CPM Spring 2020 - 29

daup h i n c m s .o rg




hile we enter the second phase of the current legislative session, one thing for certain is change. The
Pennsylvania General Assembly began the 2019-2020
legislative session with 44 new faces in the House of
Representatives and 7 new Senators. Since the session has been underway,
we saw scandal cost another Senator his seat and welcomed an 8th new
Senator in a short time period. Over in the House, we saw the addition
of a 45th new member this session when Rep. Fred Keller made the
jump to Congress and was replaced by State Representative David Rowe.
There will be some new faces in the Capitol hallways when the
2021-2022 regular legislative session commences but not at the same
level we experienced at the beginning of this session. As of this writing,
eighteen members of both chambers have announced they would not be
seeking reelection at the end of their current terms. Most notably and
a rarity in politics, each chamber will say farewell to their top leadership,
Senator Joe Scarnati, President Pro Tempore, and Representative Mike
Turzai, Speaker of the House. Additionally, it is important to note and
remember that state politics can be dramatically impacted by what is
happening at the national level in Presidential election year. Election
day performance by President Trump or his yet to be determined
challenger in the Commonwealth can have a significant impact on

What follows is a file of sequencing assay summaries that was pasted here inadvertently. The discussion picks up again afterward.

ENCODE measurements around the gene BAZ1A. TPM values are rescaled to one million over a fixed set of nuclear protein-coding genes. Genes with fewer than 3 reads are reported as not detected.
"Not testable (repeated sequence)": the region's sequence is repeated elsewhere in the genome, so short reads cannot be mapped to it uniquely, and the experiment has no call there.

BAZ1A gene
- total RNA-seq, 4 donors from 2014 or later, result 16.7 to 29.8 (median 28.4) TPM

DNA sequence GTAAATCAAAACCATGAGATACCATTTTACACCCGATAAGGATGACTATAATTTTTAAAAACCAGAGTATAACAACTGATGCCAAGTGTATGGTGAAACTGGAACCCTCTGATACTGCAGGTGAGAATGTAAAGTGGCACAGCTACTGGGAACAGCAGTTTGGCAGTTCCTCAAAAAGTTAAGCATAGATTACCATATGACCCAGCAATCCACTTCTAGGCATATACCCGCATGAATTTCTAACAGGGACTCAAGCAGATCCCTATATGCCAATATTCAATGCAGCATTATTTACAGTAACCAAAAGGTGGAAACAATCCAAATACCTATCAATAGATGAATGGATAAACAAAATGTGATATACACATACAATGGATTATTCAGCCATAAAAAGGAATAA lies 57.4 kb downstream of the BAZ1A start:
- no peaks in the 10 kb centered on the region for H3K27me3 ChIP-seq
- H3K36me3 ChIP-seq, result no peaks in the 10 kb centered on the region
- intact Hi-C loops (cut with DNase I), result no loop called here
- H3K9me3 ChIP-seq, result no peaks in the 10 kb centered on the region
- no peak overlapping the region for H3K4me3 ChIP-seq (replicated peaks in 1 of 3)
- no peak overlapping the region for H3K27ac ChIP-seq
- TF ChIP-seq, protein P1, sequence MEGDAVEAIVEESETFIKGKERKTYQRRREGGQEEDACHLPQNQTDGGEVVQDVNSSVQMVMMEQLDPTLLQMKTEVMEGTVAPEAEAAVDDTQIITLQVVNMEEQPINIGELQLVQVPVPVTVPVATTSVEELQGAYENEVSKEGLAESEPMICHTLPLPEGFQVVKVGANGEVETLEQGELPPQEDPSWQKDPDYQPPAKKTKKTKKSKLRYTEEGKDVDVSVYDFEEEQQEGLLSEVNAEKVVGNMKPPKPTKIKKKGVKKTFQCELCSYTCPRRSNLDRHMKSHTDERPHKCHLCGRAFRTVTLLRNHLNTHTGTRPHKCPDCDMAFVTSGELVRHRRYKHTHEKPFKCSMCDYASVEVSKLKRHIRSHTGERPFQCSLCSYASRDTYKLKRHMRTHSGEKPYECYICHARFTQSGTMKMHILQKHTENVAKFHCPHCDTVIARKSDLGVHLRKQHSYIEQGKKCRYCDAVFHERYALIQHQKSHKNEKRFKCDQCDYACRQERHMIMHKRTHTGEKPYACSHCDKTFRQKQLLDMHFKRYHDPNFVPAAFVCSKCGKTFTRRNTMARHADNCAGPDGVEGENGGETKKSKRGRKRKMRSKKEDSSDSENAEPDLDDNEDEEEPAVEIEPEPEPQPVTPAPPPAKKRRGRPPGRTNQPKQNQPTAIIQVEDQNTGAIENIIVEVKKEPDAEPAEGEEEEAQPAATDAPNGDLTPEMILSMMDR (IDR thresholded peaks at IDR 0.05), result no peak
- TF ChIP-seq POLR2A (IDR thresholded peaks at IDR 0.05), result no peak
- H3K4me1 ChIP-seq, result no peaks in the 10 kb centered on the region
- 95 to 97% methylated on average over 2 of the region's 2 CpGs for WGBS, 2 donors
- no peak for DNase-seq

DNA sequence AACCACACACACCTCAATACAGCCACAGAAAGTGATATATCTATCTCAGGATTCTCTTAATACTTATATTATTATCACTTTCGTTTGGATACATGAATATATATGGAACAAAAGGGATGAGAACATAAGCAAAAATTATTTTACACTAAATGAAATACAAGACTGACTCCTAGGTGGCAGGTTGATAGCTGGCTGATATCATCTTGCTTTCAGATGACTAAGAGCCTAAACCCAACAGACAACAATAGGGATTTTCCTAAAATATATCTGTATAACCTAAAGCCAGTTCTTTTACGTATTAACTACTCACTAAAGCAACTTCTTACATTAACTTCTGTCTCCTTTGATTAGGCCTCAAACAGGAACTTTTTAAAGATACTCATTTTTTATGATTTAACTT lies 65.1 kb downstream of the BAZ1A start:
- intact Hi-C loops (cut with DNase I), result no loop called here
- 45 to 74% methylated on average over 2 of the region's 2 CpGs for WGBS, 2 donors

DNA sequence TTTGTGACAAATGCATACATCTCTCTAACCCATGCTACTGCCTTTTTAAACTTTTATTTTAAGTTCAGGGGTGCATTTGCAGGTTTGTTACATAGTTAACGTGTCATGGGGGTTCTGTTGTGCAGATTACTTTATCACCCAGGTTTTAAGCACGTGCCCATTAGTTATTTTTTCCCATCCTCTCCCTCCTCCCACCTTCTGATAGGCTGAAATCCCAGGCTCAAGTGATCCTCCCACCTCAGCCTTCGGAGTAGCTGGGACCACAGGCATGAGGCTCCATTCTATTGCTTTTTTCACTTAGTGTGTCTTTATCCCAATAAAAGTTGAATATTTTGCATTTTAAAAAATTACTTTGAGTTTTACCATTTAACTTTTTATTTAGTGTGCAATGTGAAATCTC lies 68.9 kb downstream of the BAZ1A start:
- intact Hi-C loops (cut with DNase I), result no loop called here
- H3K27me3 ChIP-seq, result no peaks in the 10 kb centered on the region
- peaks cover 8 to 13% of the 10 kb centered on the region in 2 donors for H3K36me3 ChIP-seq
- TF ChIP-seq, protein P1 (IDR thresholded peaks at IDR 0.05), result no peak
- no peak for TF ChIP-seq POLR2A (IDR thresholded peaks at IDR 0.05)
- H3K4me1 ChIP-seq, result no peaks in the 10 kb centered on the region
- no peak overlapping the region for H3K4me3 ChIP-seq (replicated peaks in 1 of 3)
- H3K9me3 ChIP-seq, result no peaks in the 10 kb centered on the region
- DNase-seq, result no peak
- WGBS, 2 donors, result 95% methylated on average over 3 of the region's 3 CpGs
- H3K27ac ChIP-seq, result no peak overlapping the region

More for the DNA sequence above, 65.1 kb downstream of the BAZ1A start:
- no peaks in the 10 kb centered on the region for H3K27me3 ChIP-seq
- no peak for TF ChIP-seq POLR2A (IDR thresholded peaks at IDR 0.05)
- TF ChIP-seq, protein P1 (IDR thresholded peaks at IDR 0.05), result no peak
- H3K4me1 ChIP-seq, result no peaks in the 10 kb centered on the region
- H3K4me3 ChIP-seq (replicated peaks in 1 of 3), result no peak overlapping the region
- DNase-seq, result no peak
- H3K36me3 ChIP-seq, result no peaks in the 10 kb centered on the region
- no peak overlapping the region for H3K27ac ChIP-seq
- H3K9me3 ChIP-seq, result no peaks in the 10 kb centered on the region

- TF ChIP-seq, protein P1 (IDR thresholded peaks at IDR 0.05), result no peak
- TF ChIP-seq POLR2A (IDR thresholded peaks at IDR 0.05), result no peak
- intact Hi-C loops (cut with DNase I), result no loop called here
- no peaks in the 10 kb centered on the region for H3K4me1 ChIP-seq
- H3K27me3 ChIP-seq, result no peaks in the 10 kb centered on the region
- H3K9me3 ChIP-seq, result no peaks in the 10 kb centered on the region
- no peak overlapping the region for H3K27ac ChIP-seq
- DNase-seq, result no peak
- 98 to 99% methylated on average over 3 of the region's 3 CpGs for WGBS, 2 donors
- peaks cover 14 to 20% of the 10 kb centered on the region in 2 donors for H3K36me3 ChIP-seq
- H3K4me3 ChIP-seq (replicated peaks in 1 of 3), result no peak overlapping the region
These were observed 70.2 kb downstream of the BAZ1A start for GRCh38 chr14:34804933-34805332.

those down ballot, meaning that the party of whichever presidential
candidate wins Pennsylvania may seek to benefit greatly.

Both chambers return to Harrisburg in mid-March and will be
around sporadically leading into the Spring primaries. The entire
state House is up for reelection and half of the state Senate is up for
reelection. This is important to note as that is where a lot of focus
will be in the coming months. Once the calendar hits June, the
General Assembly will shift its focus to passing a state budget in a
timely manner. They will then recess for the summer and come
back for a very short fall session where it will be hard to think much
else will be on anyone's minds other than the upcoming general
election. This is key to remember as bills that are not flagged to
be fast tracked or those that are not already at a latter stage in the
legislative process might simply lack the time needed to get to the
Governor's desk and be signed into law.
PAMED will continue to sink our time and resources into our
member determined priority issues and policies. It is our hope that,
together with our provider stakeholder partners, we will be able to
advance important legislation such as prior authorization reform,
credentialing, and telemedicine. We continue to work toward
protecting patients by working on key surprise billing legislation
and prescription drug price transparency and affordability issues.

Looking at legislative activity of the state House and Senate, it will
be interesting to see what issues they decide to prioritize as there is not
a significant amount of session days remaining to advance legislation.

For more information about any of the items mentioned above,
please visit the Advocacy Section of PAMED's web site at

Central PA Medicine Spring 2020 29

http://www.dauphincms.org http://www.pamedsoc.org

CPM Spring 2020

Table of Contents for the Digital Edition of CPM Spring 2020

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